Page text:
Chatbots and IIoT: What could they possibly have in common?
The traditional chatbot isn’t much better than being stuck in phone tree hell. This is because they are created using a laborious coding process based on extensive decision trees that attempt to mimic every possible user interaction. They provide a stilted experience based on “if-then-else” logic that doesn’t follow a natural conversation.
Then you have the ever-trendy industrial internet of things, which is based on sensor data pulled from machines and equipment. It covers all sorts of cool use cases from medical devices to industrial assets. As IoT continues to evolve, it will have even bigger business ramifications across virtually every industry.
Now, think about these two technologies from another perspective — what if the chatbot was actually intelligent and conversational? What if you could pair a conversational chatbot with the plethora of sensor data from IIoT to help manage a response or activity based on a predictive outcome?
Applications of chatbots and IIoT
Can’t quite picture it? Let’s look at a practical example. Say the network operations center at a large telecom provider gets a notification that an IIoT-connected HVAC system in one of its 4G base stations is predicted to fail within the next 90 minutes in Texas. It’s the middle of the summer and the temperature is 105 degrees Fahrenheit. At that temperature, the tower’s equipment room will overheat in less than an hour once the HVAC stops.
The automated reset didn’t work to clear the alarms, so a field technician is dispatched after receiving an alert via his mobile device. The tech gets the request and is redirected to the location, which is 60 minutes away. This leaves him only a small window to fix the problem. To save time on site, he uses a voice-activated interaction with the chatbot while driving to get a full briefing on the situation, a summary of which parts are required to make the repair and a step-by-step overview of the repair procedure. Once he arrives, he puts on his smart glasses (complete with augmented reality and integrated chat with the chatbot) to make the repairs.
In this scenario, the intelligent chatbot unlocks a new way for the field technician to operate. Instead of lugging around hefty manuals or tying up other support agents on the phone, the tech can interact with a chatbot to get the step-by-step information he needs. The chatbot can provide information in a more natural context while improving the self-sufficiency of the field agent.
It doesn’t take much to see how this could be applied to other fields as well. Look at healthcare — there is all sorts of patient data streaming in from embedded devices or wearables. Say this data is analyzed and triggers a notification to the patient upon discovering an abnormal reading. The first line of response in addition to automated alerts could be a triggered interaction with an intuitive chatbot that engages the patient to answer questions or schedule a doctor’s appointment.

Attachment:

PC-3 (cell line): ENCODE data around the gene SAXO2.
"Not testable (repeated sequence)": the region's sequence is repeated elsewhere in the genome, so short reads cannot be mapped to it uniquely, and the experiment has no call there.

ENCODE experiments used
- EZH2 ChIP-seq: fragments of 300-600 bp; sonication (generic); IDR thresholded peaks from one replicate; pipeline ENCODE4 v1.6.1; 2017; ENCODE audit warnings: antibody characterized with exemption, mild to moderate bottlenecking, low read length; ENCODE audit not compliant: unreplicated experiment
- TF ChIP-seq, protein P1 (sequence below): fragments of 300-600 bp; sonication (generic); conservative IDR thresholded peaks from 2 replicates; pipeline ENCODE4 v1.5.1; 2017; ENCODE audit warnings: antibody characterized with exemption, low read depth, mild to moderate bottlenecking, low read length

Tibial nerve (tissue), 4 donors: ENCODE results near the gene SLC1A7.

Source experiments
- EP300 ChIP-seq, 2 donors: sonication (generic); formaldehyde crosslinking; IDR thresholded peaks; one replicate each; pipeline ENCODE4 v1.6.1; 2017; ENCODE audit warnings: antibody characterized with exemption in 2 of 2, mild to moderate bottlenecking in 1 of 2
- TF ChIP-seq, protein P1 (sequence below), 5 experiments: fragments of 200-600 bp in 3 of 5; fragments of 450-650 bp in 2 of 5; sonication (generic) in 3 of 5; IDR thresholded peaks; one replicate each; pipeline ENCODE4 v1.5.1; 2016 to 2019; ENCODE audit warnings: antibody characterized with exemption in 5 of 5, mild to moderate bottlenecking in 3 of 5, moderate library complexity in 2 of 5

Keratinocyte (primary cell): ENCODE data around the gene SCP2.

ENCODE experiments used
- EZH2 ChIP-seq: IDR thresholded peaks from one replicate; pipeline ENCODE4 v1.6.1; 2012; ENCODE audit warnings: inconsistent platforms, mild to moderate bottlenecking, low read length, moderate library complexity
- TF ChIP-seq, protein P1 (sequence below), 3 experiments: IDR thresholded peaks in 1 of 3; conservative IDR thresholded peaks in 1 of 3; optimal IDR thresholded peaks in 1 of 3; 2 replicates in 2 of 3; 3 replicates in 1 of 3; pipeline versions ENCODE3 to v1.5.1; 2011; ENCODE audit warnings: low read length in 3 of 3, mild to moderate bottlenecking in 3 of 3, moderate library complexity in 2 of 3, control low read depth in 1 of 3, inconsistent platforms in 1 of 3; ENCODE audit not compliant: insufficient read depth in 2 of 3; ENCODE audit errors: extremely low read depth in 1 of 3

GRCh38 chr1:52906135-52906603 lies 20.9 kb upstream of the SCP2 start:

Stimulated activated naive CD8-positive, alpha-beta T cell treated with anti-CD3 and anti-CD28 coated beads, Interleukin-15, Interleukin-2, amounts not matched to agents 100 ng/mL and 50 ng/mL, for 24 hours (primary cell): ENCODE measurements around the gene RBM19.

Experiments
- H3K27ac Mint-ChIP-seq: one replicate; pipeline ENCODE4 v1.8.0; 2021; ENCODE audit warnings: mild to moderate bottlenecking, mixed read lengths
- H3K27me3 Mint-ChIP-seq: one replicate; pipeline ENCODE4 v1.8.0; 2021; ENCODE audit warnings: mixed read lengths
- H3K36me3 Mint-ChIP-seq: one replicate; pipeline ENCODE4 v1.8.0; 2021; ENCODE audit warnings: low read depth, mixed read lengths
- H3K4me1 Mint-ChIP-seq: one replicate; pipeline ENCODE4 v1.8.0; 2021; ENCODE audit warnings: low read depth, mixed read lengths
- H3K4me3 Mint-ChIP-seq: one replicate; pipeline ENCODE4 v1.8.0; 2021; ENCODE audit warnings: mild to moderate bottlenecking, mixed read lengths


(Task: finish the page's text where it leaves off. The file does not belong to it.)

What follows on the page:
AI and machine learning: The cornerstones of the future
AI and machine learning form the foundation of this vision. Just as we need to avoid traditional chatbot development approaches to create truly conversational chatbots, we have to do the same for the development and training of the analytical models.
For analytical models, we have to break the dependency on developing models that require intensive labor — there is too much data being generated to analyze it all manually at the scale required by today’s digital economy. We have to use AI to automate the machine learning process. AI is the only way to create predictive models that produce accurate results on an asset-by-asset level and at the speed required to keep up with a fast-moving production environment.
Similarly, AI is also pivotal to creating the conversational chatbot that doesn’t doom users to unnatural conversations and phone tree hell. AI enables businesses to make chatbot communications conversational and intuitive without intensive programming effort. How, you ask? By eliminating the need for decision trees and replacing it with a declarative AI-powered chat experience.
With AI, we can train chatbots based on the capabilities that we want the chatbot to provide instead of taking the time-consuming approach of writing code that replicates every possible chat response. Whether you’re providing support to a field tech or customer service to a patient, you can use FAQ-style information and documentation to train the bot. You can also train the bot to collect key information, like part numbers for the field tech or appointment times for a patient. You basically train the bot as you would train an actual employee.
This all might sound futuristic, but it’s not. This challenge is what drove the bold vision for AI-powered platforms like Progress NativeChat, used for creating your own conversational chatbot. AI and machine learning can do a lot of heavy lifting for businesses when applied correctly, enabling them to unlock new capabilities and capitalize on new opportunities.
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